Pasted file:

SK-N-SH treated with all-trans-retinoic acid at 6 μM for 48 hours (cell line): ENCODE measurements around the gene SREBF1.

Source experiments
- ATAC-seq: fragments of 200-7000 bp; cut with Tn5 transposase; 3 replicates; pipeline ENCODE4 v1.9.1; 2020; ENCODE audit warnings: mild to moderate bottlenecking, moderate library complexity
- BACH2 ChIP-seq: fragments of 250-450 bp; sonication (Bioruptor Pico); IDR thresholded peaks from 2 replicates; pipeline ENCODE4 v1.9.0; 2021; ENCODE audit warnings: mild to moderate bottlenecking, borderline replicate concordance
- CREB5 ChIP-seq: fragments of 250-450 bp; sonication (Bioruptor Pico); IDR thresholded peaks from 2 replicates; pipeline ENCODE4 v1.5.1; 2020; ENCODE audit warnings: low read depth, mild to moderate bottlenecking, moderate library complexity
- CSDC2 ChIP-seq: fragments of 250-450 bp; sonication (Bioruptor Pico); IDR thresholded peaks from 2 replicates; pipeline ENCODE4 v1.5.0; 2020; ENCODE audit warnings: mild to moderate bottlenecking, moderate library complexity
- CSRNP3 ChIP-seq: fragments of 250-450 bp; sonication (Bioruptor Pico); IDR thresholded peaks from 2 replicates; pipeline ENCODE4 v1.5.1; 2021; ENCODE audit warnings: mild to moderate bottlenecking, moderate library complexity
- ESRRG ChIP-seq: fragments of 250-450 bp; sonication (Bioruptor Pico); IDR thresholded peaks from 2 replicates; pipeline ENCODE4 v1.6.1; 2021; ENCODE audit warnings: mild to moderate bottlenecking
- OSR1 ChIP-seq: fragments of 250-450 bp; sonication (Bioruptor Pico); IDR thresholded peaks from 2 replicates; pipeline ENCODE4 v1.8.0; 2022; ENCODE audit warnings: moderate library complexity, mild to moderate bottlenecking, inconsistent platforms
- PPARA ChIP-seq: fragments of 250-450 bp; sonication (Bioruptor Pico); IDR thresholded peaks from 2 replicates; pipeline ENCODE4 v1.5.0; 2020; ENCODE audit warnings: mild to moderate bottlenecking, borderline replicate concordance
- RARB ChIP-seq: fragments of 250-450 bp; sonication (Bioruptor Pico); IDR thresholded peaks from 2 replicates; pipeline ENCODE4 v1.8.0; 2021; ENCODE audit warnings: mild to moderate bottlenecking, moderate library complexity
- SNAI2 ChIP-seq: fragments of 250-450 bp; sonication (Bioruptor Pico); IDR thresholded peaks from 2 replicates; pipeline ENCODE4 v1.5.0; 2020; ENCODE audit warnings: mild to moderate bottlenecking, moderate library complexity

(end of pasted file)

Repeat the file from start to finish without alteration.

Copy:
SK-N-SH treated with all-trans-retinoic acid at 6 μM for 48 hours (cell line): ENCODE measurements around the gene SREBF1.

Source experiments
- ATAC-seq: fragments of 200-7000 bp; cut with Tn5 transposase; 3 replicates; pipeline ENCODE4 v1.9.1; 2020; ENCODE audit warnings: mild to moderate bottlenecking, moderate library complexity
- BACH2 ChIP-seq: fragments of 250-450 bp; sonication (Bioruptor Pico); IDR thresholded peaks from 2 replicates; pipeline ENCODE4 v1.9.0; 2021; ENCODE audit warnings: mild to moderate bottlenecking, borderline replicate concordance
- CREB5 ChIP-seq: fragments of 250-450 bp; sonication (Bioruptor Pico); IDR thresholded peaks from 2 replicates; pipeline ENCODE4 v1.5.1; 2020; ENCODE audit warnings: low read depth, mild to moderate bottlenecking, moderate library complexity
- CSDC2 ChIP-seq: fragments of 250-450 bp; sonication (Bioruptor Pico); IDR thresholded peaks from 2 replicates; pipeline ENCODE4 v1.5.0; 2020; ENCODE audit warnings: mild to moderate bottlenecking, moderate library complexity
- CSRNP3 ChIP-seq: fragments of 250-450 bp; sonication (Bioruptor Pico); IDR thresholded peaks from 2 replicates; pipeline ENCODE4 v1.5.1; 2021; ENCODE audit warnings: mild to moderate bottlenecking, moderate library complexity
- ESRRG ChIP-seq: fragments of 250-450 bp; sonication (Bioruptor Pico); IDR thresholded peaks from 2 replicates; pipeline ENCODE4 v1.6.1; 2021; ENCODE audit warnings: mild to moderate bottlenecking
- OSR1 ChIP-seq: fragments of 250-450 bp; sonication (Bioruptor Pico); IDR thresholded peaks from 2 replicates; pipeline ENCODE4 v1.8.0; 2022; ENCODE audit warnings: moderate library complexity, mild to moderate bottlenecking, inconsistent platforms
- PPARA ChIP-seq: fragments of 250-450 bp; sonication (Bioruptor Pico); IDR thresholded peaks from 2 replicates; pipeline ENCODE4 v1.5.0; 2020; ENCODE audit warnings: mild to moderate bottlenecking, borderline replicate concordance
- RARB ChIP-seq: fragments of 250-450 bp; sonication (Bioruptor Pico); IDR thresholded peaks from 2 replicates; pipeline ENCODE4 v1.8.0; 2021; ENCODE audit warnings: mild to moderate bottlenecking, moderate library complexity
- SNAI2 ChIP-seq: fragments of 250-450 bp; sonication (Bioruptor Pico); IDR thresholded peaks from 2 replicates; pipeline ENCODE4 v1.5.0; 2020; ENCODE audit warnings: mild to moderate bottlenecking, moderate library complexity